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How To Read A New Horse

Decipher what the horse is trying to tell you during hoof care

When approaching a new horse or a young horse that’s never had its feet handled before, a farrier needs to be able to “read” its state of mind. When you do this, you’ll have a better understanding of how to present yourself to that horse, how to deal with it in the short-term and the long-term and can have a strategy for building a good relationship.

“When you first approach a new horse, you know what its attitude is by how it looks at you,” says Pete Healey, a Los Olivos, Calif., farrier who frequently works on new horses at the Alamo Pintado Equine Medical Center in Los Olivos.

To the new horse, a strange person approaching with a farrier’s shoeing box might be alarming. You have to be observant of the horse’s response. What is the horse doing as you approach? Is it moving away, snorting, stepping? Does the handler have a harder time holding onto the rope?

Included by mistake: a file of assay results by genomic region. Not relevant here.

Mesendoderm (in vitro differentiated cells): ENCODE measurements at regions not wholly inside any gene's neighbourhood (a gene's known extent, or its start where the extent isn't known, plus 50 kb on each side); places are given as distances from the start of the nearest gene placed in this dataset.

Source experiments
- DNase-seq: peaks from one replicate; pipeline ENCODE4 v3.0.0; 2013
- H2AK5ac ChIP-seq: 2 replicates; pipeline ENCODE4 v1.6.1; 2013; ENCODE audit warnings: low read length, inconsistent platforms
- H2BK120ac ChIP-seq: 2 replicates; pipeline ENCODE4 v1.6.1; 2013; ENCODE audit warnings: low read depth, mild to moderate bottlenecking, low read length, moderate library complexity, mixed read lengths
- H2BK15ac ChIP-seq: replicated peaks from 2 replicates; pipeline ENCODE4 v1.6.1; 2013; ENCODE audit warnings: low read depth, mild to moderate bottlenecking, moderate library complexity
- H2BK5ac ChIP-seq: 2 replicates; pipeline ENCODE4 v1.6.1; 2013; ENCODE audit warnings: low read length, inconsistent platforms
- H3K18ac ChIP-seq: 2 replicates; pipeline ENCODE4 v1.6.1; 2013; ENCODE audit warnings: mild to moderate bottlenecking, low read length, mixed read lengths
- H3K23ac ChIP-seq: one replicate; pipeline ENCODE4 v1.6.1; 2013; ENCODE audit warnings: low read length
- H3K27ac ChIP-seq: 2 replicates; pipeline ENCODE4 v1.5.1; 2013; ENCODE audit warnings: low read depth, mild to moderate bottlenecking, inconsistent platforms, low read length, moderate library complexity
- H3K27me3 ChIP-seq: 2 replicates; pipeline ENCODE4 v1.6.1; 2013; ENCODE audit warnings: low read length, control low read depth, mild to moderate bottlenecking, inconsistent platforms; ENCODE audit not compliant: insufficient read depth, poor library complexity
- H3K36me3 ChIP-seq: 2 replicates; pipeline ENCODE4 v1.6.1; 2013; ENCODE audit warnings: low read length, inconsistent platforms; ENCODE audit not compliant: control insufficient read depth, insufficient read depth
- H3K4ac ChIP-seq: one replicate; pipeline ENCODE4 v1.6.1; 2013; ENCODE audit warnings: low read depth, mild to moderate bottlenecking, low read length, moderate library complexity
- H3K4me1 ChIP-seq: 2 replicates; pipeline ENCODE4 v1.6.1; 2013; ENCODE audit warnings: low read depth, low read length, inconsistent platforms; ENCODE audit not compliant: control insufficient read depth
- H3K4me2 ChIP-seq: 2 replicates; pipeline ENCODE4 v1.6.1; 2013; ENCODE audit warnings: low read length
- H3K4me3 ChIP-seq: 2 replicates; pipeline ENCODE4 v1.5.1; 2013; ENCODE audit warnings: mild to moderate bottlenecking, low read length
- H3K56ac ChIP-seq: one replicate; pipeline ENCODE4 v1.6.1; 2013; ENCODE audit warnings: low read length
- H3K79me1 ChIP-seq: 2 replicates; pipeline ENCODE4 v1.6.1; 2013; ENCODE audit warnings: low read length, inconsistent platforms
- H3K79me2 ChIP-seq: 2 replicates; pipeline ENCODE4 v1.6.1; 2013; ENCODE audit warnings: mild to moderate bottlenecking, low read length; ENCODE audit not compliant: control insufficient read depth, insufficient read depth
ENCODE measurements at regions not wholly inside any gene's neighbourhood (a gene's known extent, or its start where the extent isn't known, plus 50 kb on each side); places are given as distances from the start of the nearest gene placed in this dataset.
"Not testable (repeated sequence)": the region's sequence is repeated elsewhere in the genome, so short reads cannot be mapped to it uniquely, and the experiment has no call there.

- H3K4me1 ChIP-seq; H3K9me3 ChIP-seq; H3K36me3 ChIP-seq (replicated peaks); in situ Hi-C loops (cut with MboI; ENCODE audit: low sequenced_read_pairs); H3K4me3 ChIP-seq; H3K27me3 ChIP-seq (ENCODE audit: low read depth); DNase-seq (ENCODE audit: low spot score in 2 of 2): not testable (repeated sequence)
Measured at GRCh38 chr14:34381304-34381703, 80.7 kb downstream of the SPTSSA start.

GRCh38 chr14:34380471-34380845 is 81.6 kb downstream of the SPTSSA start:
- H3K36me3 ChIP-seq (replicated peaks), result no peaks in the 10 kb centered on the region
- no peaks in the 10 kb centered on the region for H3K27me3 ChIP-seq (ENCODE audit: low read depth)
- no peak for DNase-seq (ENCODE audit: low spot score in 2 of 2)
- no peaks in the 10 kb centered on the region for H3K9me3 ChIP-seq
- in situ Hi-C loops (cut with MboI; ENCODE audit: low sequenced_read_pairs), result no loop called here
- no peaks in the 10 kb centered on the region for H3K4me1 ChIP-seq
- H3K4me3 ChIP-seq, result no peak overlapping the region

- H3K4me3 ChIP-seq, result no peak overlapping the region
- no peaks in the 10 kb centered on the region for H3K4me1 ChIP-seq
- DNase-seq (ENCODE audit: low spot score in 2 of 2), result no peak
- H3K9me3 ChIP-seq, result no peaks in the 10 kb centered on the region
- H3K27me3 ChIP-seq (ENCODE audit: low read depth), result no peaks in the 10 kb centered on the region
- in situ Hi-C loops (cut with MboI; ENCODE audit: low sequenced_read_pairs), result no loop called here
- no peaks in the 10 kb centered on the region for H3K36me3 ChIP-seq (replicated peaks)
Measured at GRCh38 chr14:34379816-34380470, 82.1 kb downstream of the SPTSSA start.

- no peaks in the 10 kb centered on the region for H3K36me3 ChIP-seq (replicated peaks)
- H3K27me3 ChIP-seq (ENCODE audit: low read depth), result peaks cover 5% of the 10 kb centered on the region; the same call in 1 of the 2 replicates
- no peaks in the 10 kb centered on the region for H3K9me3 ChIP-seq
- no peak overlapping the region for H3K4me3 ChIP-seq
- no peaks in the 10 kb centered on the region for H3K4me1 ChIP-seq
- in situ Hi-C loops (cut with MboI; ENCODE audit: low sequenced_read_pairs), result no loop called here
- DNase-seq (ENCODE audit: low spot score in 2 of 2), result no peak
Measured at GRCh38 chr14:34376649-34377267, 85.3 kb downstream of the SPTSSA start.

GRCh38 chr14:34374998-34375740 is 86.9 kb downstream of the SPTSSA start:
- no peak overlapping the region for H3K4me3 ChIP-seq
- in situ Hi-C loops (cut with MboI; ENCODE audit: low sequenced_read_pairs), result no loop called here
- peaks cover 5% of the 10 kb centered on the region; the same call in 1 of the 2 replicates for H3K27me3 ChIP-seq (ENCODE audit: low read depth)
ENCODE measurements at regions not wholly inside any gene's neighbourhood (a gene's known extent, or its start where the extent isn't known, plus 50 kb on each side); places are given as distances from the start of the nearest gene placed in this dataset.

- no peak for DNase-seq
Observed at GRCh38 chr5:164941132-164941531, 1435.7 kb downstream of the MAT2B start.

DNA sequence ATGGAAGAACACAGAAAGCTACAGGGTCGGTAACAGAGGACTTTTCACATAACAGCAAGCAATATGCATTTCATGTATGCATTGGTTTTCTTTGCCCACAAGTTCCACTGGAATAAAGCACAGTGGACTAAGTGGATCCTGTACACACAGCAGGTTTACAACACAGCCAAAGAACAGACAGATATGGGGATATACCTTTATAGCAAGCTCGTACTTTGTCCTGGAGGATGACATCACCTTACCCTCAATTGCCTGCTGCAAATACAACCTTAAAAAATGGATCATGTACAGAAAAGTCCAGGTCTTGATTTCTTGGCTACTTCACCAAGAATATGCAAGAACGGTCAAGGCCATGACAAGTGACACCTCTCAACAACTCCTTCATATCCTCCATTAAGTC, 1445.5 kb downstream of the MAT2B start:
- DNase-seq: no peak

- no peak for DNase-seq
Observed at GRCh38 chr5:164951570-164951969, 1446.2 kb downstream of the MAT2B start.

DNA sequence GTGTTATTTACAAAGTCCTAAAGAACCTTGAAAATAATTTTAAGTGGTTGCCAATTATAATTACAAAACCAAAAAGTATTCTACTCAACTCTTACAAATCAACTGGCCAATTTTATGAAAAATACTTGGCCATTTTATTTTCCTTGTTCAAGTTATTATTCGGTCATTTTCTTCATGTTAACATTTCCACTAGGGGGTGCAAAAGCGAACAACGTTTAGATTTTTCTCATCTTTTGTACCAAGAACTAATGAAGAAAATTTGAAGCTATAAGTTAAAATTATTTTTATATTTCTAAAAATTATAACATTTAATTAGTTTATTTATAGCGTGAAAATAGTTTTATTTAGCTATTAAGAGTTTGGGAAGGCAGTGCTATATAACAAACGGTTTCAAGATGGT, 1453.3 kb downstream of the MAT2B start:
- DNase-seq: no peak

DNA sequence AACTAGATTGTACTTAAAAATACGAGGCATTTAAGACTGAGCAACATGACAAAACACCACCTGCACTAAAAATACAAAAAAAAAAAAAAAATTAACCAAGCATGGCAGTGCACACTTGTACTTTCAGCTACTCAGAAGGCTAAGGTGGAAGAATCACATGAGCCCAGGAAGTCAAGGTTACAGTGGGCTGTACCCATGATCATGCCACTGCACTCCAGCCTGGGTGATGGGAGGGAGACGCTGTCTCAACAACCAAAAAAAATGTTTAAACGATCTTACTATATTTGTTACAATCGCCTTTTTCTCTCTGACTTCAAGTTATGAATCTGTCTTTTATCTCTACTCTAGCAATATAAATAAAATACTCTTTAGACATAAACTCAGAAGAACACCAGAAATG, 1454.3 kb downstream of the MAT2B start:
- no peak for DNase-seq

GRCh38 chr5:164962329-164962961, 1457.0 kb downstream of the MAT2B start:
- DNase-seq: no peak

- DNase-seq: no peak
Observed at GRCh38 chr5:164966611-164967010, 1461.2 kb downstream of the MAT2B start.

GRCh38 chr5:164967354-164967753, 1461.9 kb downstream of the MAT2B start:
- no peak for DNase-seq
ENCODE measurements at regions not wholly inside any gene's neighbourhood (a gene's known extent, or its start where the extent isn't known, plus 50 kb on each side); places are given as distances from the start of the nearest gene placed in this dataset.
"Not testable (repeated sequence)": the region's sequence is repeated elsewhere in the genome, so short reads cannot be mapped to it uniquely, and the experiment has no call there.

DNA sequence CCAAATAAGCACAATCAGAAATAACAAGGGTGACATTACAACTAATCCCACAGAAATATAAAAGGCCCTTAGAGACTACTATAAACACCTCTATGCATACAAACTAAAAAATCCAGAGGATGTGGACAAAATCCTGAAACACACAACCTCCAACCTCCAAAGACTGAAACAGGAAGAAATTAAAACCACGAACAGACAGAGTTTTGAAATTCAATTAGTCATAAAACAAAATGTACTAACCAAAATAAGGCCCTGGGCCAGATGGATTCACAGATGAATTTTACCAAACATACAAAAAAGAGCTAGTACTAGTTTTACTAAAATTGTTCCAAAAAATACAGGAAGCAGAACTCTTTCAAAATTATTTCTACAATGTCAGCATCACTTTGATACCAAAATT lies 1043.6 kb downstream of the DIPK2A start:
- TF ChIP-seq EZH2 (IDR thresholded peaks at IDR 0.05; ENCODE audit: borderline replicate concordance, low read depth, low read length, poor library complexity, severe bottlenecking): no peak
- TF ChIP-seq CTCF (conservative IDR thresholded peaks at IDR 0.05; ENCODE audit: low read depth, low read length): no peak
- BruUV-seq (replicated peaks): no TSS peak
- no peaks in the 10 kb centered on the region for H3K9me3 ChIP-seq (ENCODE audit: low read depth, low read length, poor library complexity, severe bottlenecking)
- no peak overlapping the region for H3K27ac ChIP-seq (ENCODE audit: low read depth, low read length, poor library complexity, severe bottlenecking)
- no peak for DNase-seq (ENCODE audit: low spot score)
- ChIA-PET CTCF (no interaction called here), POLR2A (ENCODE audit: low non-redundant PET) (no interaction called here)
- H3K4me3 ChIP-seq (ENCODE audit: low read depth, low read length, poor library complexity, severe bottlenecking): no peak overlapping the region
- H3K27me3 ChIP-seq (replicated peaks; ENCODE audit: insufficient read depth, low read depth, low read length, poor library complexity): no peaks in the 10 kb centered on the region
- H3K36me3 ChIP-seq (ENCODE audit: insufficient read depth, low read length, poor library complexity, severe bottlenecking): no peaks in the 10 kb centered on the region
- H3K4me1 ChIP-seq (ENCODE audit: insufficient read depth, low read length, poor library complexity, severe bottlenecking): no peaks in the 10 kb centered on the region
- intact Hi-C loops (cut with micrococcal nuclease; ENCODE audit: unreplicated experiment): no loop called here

Farrier Takeaways

  • Take a few minutes to introduce yourself to a new horse and try to find out everything you can about it from the owner, including age, training, temperament and previous farrier work.
  • Using a hoof cradle with a new or spook-prone horse can protect you and the horse. If the horse knocks over the cradle, it’s not as bad as knocking you over.
  • Having a good horse holder you trust can help when shoeing a new horse. The handler can keep the horse calm and warn you before
    disaster…
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Heather Smith Thomas

Heather Smith Thomas is a freelance writer based in Salmon, Idaho. She has been writing books and articles for nearly 50 years.

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